On the plane to Buenos Aires in 2002, I read the Chilean newspaper. The tumult of protests in Argentina’s capital was front page news. I struggled to swallow. How would I tell Evan we were headed for trouble? I bit my lip, exhaled, then touched his shoulder saying, “Honey, I don’t know how to tell you…”
He turned his head, “Just tell me.”
I pointed to the article. “The Argentine economy is collapsing. They’ve untied their peso from the US dollar. People are violently protesting in the streets against the corralito, their frozen bank accounts.”
He replied sagely, “Well, we are going there. That’s where our plane is headed. So, maybe it’s not as bad as the newspaper makes it out. If it is, we’ll return home to Chile.” I nodded. True, yet my pulse was not slowing.
The airport was busy, but calm. We withdrew Argentine pesos from an ATM, gathered our baggage, and hired a taxi to Hostel Milhouse.
On the way, I asked the taxista about the protests. He said they marched from the Congress to the Casa Rosada to show displeasure at the devaluation of their entire life savings. Many women banged pots with wooden spoons noisily but peacefully. I quoted the El Mercurio article and he laughed. “What do the Chilean’s know of our crisis?” I took his point, and interpreted for Evan. Relieved, we received confirmation with our own eyes and ears the next day.
Our walking self-tour down Avenida de Mayo brought us to a mass of protesters. We felt the energized air near the Congress building. Evan commented how kids were playing in a park right next to the protest. The crowd held signs or beat pots and pans, called the cacerolazo (big or noisy pot). The taxista spoke the truth. Tourism was safe. Our server at lunch said that gathering was smaller than when the bank freeze began in December. He and many argentinos blamed the neoliberalist policies of the IMF for the crisis.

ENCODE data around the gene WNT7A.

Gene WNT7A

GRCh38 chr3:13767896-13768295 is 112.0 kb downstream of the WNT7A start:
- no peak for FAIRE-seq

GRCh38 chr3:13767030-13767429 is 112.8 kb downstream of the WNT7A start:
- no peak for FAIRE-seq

The corralito combined with runaway inflation, left los argentinos poorer each day. From 1:1 with the dollar, it was $1 for 3 pesos in April 2002. Those who saved $400,000 for retirement, had $125,000 left in the bank, and could withdraw $250 a week.
We felt guilty we could withdraw money, when nationals could not. All our food, lodging, and tourism bills we paid in cash; bringing more pesos into Argentina. We joked about buying an apartment in Buenos Aires. Maybe we weren’t completely kidding. But it felt wrong to take advantage of the situation.
This was the scene when we met Martín at the Italian restaurant. Sadly, he had come to Argentina for employment, thinking his finances would improve. Despite circumstances, he was kind enough to link us to his pueblo of birth.
Later that week, we crossed the Río Plata. At the port ATM in Montevideo, all was normal until the key part of the transaction. The machine clicked, rollers spun, and nothing emerged. Thrice, I failed, asking for increasingly smaller amounts. Easy explanation; argentinos smart enough to sneak over the bay emptied the machine.
We paid our taxista in dollars. But we could not pay for our room in cash. The innkeepers of Hostal Chivito told us not to worry, we could pay tomorrow, and offered us dinner. At the long communal table, I asked a little girl her nationality and she said, “Yo soy uruguaya, ¿y vos?”(1) That’s my favorite Rioplatense sentence. The next morning, Evan withdrew money at an ATM a kilometer away, and returned to pay our bill. Martín’s childhood friend picked us up in his taxi. And that, is the rest of the story.
Or is it? I’d like to say the 1998-2002 economic depression in Argentina had a happy ending. The IMF itself admits they handled the Argentinean financial crisis poorly and in May of 2018, the corralito is back.
- pronounced “Zho soy urugwyzha, ee vos?” The y has a strong z sound in Argentina and Uruguay (Rioplatense, named for the body of water that separates them). Vos is particular to that region, as well as a few other countries, as the informal “you.”
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